In other words they don’t want peer competitors; they like to keep other regions divided, so that they’ll compete with one another and be unable to focus on them. This, at least, is how the US and other great powers have acted in the past. On this assumption, Mearsheimer argues that China will try to maximize the power gap with regional rivals like Japan, Russia and India. It will also try to push the US out of its sphere of influence (as US did with Europe in Latin America) and develop its own Monroe Doctrine. This will inevitably lead to conflict with the US, since it doesn’t tolerate a peer competitor. The US will therefore go to any lengths to contain and weaken China. China’s neighbours will also be worried about its rise, and might join forces with the US in a balancing coalition to contain it. The US and Japan will want to prevent Taiwan falling into Chinese hands and will seek to strengthen it, fuelling further competition between the US and China.
China sees it as an opportunity. Decades of military cooperation with Pakistan, which shares India as a rival, have flowered into an economic alliance. A Chinese-built deepwater port in Gwadar, Pakistan, on the Gulf of Oman, is expected eventually to carry Middle Eastern oil and gas over the western Himalayas into China.24 It will not be easy for China to become a regional hegemon, implementing its version of the Monroe Doctrine. Whereas the US was surrounded mainly by weak states, China has powerful competitors in Japan, Russia and India, two of which are likely to band together with the US to contain a powerful China. China is more likely to rely on its economy to gain leverage over neighbouring powers, increasing their dependence. Though China has hitherto been excluded from the G8, in 2008 the decline of the West’s economic power was on display when even Bush had to turn to the G20 instead.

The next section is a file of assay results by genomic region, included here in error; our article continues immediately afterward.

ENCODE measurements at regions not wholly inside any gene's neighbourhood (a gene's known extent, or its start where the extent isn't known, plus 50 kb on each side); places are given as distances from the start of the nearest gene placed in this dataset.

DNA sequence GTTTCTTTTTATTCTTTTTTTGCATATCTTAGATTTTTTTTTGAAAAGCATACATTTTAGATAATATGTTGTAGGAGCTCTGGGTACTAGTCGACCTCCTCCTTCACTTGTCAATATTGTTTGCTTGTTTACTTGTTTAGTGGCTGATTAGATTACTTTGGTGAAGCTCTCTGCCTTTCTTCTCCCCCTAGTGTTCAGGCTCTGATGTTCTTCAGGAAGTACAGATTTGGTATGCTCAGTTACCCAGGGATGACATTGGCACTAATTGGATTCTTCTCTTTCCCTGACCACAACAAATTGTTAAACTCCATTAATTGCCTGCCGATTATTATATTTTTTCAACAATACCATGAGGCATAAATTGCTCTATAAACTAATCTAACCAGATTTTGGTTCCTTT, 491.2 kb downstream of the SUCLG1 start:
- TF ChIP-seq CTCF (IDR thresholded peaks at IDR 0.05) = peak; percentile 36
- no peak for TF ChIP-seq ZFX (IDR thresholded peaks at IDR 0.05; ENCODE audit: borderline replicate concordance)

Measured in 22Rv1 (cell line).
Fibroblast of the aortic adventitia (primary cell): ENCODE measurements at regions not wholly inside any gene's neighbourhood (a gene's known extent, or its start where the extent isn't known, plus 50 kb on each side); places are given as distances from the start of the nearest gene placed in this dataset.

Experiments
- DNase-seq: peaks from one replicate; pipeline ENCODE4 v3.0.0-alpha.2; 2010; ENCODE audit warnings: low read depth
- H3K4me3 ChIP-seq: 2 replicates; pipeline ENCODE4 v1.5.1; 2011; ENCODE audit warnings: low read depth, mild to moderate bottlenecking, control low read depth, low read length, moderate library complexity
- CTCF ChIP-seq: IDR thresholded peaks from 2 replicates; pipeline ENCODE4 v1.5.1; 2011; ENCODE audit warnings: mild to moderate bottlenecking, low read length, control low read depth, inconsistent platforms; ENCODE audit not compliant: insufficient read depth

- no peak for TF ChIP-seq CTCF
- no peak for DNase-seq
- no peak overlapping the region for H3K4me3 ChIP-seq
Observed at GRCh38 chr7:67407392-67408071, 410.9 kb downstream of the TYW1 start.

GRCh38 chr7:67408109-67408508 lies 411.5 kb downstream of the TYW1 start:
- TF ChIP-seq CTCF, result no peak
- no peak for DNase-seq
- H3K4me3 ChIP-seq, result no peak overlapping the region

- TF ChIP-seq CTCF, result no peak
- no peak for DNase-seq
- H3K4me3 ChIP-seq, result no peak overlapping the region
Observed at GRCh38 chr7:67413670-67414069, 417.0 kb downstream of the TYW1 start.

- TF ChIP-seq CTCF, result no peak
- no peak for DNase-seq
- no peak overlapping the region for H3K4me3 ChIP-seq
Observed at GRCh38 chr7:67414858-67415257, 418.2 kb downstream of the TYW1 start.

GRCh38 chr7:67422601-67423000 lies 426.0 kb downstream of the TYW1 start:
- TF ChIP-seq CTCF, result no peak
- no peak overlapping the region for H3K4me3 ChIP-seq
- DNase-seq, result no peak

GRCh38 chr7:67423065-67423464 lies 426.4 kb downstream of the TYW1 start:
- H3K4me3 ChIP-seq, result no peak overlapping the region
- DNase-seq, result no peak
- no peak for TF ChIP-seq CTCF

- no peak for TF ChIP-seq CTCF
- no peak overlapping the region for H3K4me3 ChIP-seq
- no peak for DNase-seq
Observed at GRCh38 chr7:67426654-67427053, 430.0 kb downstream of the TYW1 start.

Interventions by Noam Chomsky
Albert Einstein, Ayatollah Khomeini, cuban missile crisis, energy security, facts on the ground, failed state, Monroe Doctrine, nuremberg principles, old-boy network, Ralph Nader, Thorstein Veblen, uranium enrichment, Washington Consensus, éminence grise
The gangsters leading the current coup in Haiti include FRAPH leaders. For the United States, Cuba has long been the primary concern in the hemisphere. A declassified 1964 State Department document declares Fidel Castro to be an intolerable threat because he “represents a successful defiance of the United States, a negation of our whole hemispheric policy of almost a century and a half,” since the Monroe Doctrine declared that no challenge to U.S. dominance would be tolerated in the hemisphere. Venezuela now presents a similar problem of successful defiance. A recent lead article in the Wall Street Journal says, “Fidel Castro has found a key benefactor and heir apparent to the cause of derailing the U.S.’s agenda in Latin America: Venezuelan President Hugo Chavez.” Last month (February 2004), Venezuela asked the United States to extradite two former military officers who are seeking asylum in the United States.